Screenshot: Bah humbug! Or, why holiday movies aren't really a gift to women

Oh, it's a dark time of the year for television-watchers -- cable series that debuted in the summer or fall are winding down, network series are taking a post-sweeps nap and, most insufferable of all, 'tis the season for holiday movies.

A few years ago, my husband and I decided it'd be amusing to riff on the twelve days of Christmas with twelve different holiday-themed movies culled from the Lifetime and Hallmark channels. These movies are generally structured along a really simple plot arc: Through a series of circumstances beyond their control, self-centered people have a Magical Holiday Experience that shows them the true (albeit focus-group-derived secular) meaning of Christmas, the sleigh bells ring out, the credits roll.

Two movies in, I thought I noticed some invidious little jabs at a certain stereotype of woman. Six movies in, definite themes were beginning to emerge. By movie number nine, I had to admit defeat. Made-for-TV Christmas movies drained me of all Christmas spirit.

Why? Because in these movies, women with careers are morally blinkered and need a lesson about what really matters in life (Hint: All accomplishments are invalid unless they're framed within the context of serving as daughter, wife or mother. Individual achievement is for monsters!). These women are punished with ghostly visitations, or weddings gone awry, or caricatured depictions as shallow hussies. (Yeah, I said hussies. These are the kind of movies that turn the word into an epithet.)

In these Christmas movies, women who enjoy sex end up killed in freak accidents and put on divine probation until they can demonstrate sufficient maternal selflessness. In these Christmas movies, women are not allowed to have reasoned stands against the orgiastic material excesses or emotional blackmail that comes along with the season -- any character who rolls their eyes at someone's wheedling "You can't do this! It's Christmas!" guilt trip is not a woman practicing healthy emotional boundaries, but a heartless shrew who doesn't care enough about putting aside her preferences and making other people happy.

In these Christmas movies, women who gripe about the hassles of holiday shopping, decorating, cooking and child-corraling are the ones who have their priorities out of whack. There's a bizarre ethos that the best holiday is the one where a woman gives everyone the gift of walking all over her. Then -- and only then -- has she earned the right to have a merry Christmas. At long last, she loves Big Santa.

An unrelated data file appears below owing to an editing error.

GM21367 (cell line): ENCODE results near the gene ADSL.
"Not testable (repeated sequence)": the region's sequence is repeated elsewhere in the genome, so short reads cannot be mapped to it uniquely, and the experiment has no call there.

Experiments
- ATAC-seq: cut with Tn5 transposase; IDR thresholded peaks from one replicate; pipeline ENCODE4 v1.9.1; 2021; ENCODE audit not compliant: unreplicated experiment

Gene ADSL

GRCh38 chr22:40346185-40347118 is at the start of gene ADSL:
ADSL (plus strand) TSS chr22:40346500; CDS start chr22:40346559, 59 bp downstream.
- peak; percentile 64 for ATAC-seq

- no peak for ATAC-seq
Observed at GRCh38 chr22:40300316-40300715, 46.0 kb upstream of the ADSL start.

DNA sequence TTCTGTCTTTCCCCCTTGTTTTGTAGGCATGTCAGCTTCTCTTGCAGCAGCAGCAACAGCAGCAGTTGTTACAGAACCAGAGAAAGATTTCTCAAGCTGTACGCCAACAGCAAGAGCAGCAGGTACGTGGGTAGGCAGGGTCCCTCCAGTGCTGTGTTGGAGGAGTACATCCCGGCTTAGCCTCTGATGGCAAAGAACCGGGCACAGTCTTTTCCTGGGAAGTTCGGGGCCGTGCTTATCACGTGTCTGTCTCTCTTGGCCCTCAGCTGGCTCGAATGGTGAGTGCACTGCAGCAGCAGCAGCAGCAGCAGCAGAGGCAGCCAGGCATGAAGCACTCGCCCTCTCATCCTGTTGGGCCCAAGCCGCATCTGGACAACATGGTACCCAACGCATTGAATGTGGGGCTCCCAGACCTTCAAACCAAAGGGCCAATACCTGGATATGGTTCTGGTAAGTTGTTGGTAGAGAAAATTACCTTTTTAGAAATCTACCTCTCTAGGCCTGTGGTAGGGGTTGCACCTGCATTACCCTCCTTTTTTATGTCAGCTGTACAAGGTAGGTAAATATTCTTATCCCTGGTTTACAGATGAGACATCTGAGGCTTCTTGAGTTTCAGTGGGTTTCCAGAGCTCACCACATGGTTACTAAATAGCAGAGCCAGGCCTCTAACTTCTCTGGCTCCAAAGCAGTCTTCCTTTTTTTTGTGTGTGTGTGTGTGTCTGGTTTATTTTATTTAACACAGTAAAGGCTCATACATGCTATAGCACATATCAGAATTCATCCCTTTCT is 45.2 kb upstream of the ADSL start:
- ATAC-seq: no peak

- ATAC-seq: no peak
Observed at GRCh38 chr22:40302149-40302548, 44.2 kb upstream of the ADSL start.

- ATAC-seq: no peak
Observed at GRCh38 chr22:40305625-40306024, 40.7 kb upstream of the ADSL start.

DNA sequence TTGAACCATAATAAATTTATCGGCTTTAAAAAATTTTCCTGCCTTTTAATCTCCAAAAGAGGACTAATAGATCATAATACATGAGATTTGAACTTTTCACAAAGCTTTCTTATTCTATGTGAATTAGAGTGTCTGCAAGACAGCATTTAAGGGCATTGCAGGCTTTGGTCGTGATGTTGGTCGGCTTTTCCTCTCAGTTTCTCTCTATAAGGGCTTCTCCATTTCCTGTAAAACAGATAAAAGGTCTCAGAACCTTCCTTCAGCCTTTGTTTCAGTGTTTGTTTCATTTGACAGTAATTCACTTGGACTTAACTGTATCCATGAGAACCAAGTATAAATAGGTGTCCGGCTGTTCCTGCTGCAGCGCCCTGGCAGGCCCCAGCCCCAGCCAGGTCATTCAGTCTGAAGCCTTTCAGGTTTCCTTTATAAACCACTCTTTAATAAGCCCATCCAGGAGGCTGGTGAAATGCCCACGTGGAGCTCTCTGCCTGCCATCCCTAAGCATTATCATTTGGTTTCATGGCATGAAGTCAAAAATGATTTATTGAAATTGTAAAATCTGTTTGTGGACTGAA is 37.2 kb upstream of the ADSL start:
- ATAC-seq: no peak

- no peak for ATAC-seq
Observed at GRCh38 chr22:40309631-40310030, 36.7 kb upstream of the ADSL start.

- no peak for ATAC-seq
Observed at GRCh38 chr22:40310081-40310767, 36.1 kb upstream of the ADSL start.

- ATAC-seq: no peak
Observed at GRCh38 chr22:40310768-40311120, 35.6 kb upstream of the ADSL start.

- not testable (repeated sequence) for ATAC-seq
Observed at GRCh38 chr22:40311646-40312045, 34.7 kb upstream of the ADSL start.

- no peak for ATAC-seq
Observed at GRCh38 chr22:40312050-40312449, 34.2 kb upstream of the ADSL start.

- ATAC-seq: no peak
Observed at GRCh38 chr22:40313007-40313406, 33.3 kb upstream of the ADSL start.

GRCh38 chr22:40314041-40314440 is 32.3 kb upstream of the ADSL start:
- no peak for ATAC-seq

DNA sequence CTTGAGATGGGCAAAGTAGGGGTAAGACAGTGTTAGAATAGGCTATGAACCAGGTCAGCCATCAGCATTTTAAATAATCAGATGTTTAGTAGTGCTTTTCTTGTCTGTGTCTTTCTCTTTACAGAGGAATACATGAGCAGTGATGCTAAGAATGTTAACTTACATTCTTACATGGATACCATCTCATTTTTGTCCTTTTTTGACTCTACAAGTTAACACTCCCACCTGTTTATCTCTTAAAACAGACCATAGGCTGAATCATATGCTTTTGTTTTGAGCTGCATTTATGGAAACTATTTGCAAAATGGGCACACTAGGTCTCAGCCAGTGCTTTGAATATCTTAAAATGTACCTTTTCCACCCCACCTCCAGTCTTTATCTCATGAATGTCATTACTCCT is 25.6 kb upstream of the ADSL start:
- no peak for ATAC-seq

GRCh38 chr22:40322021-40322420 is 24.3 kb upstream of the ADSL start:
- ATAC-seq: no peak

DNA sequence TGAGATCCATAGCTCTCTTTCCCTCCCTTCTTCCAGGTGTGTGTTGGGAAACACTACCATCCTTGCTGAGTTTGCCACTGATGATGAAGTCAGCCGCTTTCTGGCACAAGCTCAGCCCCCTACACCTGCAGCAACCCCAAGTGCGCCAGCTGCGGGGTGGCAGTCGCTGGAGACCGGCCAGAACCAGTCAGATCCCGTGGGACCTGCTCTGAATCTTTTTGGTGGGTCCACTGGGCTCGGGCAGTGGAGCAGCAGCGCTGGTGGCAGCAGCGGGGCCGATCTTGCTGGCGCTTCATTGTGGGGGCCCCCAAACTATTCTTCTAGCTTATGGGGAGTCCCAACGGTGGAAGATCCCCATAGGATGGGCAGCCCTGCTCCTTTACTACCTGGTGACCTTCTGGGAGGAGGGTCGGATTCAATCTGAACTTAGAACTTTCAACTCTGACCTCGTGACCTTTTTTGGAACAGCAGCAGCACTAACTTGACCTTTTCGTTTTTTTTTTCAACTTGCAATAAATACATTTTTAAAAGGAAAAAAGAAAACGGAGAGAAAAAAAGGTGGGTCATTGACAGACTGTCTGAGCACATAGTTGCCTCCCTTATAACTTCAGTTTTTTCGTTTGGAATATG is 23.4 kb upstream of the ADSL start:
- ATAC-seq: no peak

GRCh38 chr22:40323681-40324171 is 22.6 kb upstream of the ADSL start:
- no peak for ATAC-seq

There are aspects of Christmas that are already pretty bizarre and obviously engineered to inspire nostalgia for something that never existed. What is both fascinating and infuriating is that this commercialized emotional manipulation thrives on cable networks who are allegedly serving the audience they're bludgeoning with messages about reverting to the type of Christmas Daughter/Wife/Mom nobody ever was in the first place.

by Lisa Schmeiser
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9 Comments Have Been Posted

Interesting. I'll have to

Interesting. I'll have to keep an eye out for this theme.

My family has the tradition of watching "It's a Wonderful Life." Which has Mary turning into an old spinster librarian when George isn't there to marry her. Ugh.

Mary Bailey

Aw, I love me some It's A Wonderful Life! And I never saw that as being particularly sexist. Just that George was the only man she could really be happy with. If he didn't exist, she was just happier alone. I think it would be more sexist if she had just married someone because she thought she had to or something.

My personal holiday movie choice is A Charlie Brown Christmas, however.

I'm studying to be a

I'm studying to be a librarian, and whenever that scene in "It's a Wonderful Life" comes on, my roommate shouts, "If he never existed, she'd have your life!"

While the scene in and of itself doesn't seem particularly offensive, both George and the angel look more than a bit shocked (putting it mildly) at the thought of a single, educated, working woman...